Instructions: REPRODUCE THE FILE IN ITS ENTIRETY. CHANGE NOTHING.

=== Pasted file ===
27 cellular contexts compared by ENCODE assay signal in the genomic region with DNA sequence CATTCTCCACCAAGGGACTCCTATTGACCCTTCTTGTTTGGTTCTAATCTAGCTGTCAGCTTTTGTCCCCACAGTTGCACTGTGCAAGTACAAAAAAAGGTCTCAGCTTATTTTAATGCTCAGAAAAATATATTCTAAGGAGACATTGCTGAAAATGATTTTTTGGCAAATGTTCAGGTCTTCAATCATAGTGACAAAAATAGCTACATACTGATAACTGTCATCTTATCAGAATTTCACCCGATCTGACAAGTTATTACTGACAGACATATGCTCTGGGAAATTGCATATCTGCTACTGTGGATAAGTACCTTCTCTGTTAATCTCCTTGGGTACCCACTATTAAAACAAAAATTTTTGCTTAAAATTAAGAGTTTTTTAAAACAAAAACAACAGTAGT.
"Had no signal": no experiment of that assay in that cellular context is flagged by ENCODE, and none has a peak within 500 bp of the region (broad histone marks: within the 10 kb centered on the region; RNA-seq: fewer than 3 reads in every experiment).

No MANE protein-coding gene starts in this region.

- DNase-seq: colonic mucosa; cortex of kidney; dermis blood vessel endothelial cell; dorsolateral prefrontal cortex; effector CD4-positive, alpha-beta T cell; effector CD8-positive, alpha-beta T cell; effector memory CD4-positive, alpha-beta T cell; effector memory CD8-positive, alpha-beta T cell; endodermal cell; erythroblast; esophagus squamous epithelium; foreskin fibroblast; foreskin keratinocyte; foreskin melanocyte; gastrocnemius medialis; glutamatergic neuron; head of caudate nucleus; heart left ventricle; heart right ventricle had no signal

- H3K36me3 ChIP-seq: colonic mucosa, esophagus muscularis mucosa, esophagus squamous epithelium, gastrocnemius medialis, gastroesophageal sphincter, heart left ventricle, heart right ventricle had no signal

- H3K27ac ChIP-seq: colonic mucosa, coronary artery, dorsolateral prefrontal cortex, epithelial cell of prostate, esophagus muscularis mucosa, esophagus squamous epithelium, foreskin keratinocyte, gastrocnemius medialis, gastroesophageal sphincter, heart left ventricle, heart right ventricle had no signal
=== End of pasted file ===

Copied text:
27 cellular contexts compared by ENCODE assay signal in the genomic region with DNA sequence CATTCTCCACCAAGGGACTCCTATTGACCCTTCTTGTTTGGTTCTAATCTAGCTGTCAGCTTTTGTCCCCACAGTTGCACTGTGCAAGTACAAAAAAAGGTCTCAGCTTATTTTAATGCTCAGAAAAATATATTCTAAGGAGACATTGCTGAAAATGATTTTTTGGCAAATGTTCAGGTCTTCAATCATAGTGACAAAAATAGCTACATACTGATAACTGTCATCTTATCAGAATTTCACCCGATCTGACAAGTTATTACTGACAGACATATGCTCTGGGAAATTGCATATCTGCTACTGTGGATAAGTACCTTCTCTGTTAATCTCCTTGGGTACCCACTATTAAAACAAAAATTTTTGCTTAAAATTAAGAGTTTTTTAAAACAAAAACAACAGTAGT.
"Had no signal": no experiment of that assay in that cellular context is flagged by ENCODE, and none has a peak within 500 bp of the region (broad histone marks: within the 10 kb centered on the region; RNA-seq: fewer than 3 reads in every experiment).

No MANE protein-coding gene starts in this region.

- DNase-seq: colonic mucosa; cortex of kidney; dermis blood vessel endothelial cell; dorsolateral prefrontal cortex; effector CD4-positive, alpha-beta T cell; effector CD8-positive, alpha-beta T cell; effector memory CD4-positive, alpha-beta T cell; effector memory CD8-positive, alpha-beta T cell; endodermal cell; erythroblast; esophagus squamous epithelium; foreskin fibroblast; foreskin keratinocyte; foreskin melanocyte; gastrocnemius medialis; glutamatergic neuron; head of caudate nucleus; heart left ventricle; heart right ventricle had no signal

- H3K36me3 ChIP-seq: colonic mucosa, esophagus muscularis mucosa, esophagus squamous epithelium, gastrocnemius medialis, gastroesophageal sphincter, heart left ventricle, heart right ventricle had no signal

- H3K27ac ChIP-seq: colonic mucosa, coronary artery, dorsolateral prefrontal cortex, epithelial cell of prostate, esophagus muscularis mucosa, esophagus squamous epithelium, foreskin keratinocyte, gastrocnemius medialis, gastroesophageal sphincter, heart left ventricle, heart right ventricle had no signal